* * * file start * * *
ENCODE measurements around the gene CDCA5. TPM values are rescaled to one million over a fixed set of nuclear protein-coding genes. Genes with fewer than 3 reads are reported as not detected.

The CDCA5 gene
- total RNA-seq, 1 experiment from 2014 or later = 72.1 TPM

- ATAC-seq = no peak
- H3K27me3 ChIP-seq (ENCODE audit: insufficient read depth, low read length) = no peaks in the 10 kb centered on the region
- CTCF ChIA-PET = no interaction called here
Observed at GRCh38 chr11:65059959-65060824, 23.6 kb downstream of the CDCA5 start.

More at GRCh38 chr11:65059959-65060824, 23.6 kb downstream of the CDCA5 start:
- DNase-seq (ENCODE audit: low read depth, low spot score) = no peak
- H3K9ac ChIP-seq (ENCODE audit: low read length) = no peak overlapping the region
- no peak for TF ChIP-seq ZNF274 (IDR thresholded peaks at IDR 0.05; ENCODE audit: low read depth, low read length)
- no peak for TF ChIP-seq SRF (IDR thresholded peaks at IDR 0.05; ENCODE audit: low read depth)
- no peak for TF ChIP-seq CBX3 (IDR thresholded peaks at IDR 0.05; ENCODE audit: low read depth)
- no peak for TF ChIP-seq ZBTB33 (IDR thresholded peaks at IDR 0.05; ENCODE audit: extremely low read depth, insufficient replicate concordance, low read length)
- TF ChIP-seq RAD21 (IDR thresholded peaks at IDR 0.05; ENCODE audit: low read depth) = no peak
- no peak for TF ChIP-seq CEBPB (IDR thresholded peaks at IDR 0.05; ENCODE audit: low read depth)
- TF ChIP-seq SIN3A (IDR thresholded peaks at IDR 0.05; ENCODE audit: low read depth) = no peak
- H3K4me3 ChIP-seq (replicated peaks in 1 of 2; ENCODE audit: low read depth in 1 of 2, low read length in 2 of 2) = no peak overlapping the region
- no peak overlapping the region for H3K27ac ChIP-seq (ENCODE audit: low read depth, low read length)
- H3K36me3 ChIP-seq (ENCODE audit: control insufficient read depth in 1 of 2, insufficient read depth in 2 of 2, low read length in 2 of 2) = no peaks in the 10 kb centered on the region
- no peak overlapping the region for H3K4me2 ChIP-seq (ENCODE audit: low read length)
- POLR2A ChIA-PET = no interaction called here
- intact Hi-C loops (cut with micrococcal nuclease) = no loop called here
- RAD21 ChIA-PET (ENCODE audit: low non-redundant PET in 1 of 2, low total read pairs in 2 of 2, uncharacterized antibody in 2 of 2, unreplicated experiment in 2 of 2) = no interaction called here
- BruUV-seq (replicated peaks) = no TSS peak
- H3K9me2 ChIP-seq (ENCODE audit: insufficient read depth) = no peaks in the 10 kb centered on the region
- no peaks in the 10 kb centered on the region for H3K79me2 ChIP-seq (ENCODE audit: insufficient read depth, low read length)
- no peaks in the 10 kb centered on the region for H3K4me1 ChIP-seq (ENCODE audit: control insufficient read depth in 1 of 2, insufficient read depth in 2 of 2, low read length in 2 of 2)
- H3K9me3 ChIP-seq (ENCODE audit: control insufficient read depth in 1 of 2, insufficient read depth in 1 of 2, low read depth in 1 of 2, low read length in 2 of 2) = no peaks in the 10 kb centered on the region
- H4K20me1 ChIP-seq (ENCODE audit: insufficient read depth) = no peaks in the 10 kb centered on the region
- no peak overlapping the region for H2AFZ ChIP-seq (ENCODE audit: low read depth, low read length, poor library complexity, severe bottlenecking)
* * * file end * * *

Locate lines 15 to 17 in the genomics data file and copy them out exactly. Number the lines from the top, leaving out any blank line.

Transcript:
- TF ChIP-seq RAD21 (IDR thresholded peaks at IDR 0.05; ENCODE audit: low read depth) = no peak
- no peak for TF ChIP-seq CEBPB (IDR thresholded peaks at IDR 0.05; ENCODE audit: low read depth)
- TF ChIP-seq SIN3A (IDR thresholded peaks at IDR 0.05; ENCODE audit: low read depth) = no peak